Neutrality and Irish identity: Lessons from International Experience – TCD and Religious Society of Friends Conference

Posted on: 08 May 2009

The Irish School of Ecumenics, Trinity College Dublin and Dublin Monthly Meeting Peace Committee of the Religious Society of Friends (Quakers) organised a conference on Irish neutrality in a European context on May 8th and 9th last.

Many Irish people identify neutrality as a distinctive feature of Irish foreign policy. The status and future of Irish neutrality played a significant role in political debates during the Nice and Lisbon Treaty campaigns.  However, there is a significant level of uncertainty about what Irish neutrality actually is and means.

The aim of the conference was to contribute to a better understanding of the legal, political and cultural dimensions of Irish neutrality by comparing our experience with other European neutral countries.

Conference co-organiser Dr Iain Atack of the Irish School of Ecumenics, Trinity College Dublin commented:  “Irish people are proud of Ireland’s neutral status, and yet many of them are unsure of its meaning.  We need opportunities such as this conference to engage in an open discussion of the place of neutrality in Irish politics.  Comparing our experience with other European neutrals will help us do this.”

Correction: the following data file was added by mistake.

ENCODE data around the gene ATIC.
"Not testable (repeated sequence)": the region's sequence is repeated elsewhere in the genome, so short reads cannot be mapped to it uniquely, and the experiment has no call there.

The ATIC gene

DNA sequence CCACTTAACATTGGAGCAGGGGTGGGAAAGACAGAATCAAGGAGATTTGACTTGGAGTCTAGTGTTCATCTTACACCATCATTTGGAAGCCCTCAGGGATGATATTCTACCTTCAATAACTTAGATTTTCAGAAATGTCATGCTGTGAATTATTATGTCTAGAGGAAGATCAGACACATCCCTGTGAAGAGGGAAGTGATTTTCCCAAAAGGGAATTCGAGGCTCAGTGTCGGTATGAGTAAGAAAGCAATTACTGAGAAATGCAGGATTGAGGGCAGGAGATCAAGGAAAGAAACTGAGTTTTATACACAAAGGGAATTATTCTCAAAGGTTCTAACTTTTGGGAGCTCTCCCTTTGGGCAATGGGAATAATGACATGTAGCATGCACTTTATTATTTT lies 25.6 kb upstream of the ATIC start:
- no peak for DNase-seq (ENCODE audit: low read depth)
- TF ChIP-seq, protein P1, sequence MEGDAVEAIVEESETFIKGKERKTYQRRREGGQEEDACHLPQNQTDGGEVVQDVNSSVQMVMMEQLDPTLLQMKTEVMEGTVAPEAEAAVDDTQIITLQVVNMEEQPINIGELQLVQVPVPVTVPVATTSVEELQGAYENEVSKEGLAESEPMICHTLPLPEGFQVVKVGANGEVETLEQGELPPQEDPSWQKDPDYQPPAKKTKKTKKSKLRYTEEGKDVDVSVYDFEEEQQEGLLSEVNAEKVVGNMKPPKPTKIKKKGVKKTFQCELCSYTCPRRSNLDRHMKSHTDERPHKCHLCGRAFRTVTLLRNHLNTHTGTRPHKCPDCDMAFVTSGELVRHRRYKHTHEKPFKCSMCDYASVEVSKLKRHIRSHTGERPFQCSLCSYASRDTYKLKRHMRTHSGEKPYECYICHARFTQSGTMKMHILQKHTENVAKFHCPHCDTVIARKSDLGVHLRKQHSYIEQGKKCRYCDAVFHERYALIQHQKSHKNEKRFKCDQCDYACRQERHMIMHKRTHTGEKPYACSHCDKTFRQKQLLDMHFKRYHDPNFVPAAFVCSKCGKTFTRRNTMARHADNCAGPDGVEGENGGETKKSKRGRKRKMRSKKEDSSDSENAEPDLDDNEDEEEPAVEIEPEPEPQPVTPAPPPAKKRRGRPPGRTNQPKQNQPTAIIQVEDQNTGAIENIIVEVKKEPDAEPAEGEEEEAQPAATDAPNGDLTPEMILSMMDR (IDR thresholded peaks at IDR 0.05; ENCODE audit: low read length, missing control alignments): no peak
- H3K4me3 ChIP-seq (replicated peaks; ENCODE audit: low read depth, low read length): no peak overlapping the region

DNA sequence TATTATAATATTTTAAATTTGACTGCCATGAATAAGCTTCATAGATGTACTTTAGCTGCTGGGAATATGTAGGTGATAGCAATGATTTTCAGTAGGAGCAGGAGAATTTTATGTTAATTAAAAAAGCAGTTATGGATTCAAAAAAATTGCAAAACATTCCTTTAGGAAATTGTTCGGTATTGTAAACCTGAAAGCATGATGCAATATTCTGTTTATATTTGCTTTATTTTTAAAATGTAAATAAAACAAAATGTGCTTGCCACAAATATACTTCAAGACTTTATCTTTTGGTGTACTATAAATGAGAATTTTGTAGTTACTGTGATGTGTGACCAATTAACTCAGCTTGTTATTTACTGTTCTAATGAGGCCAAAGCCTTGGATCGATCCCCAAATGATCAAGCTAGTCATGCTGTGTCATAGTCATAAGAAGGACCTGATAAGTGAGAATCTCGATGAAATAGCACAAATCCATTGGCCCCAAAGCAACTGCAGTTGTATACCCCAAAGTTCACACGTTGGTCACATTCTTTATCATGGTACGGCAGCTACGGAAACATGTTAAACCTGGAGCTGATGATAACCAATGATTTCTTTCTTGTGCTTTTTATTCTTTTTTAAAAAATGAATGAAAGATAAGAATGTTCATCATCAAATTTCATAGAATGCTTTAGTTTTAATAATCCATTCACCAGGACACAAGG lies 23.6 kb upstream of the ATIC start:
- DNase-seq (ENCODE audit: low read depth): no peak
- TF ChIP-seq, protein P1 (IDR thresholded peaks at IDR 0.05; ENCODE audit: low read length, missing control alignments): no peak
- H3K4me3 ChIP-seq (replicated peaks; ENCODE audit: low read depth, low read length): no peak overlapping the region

Co-organiser Seán McCrum of Dublin Peace Committee feels that:   “It is very worrying that any discussion of Irish neutrality is clouded by confusion. Very few people know that the Irish constitution does not mention neutrality. Do we really know what we are proud of? Are we even aware of other European neutral countries?”

Professor Ivana Bacik of Trinity College Dublin examined the meaning of neutrality in international law, and Senator Deirdre de Burca of the Green Party evaluated its place in Irish politics.  Speakers from other European neutral countries included Dr Magnus Petersson from Sweden, Professor Edward Dommen from Switzerland, and Wiglef Puerschel, a journalist from Austria.  Other Irish speakers included Dr Noel Dorr, former Secretary General of the Department of Foreign Affairs, Professor John Maguire of Afri (Action from Ireland) and Paddy Smyth, Foreign Editor of the Irish Times.

The conference consisted of:

– a public meeting at the Royal Irish Academy in Dublin on Friday, May 8th from 6-8pm;

– a seminar at the Irish School of Ecumenics, Milltown Park, Dublin on Saturday, May 9th from 9am-4pm.

A full programme for both events and brief biographies of conference speakers may be found at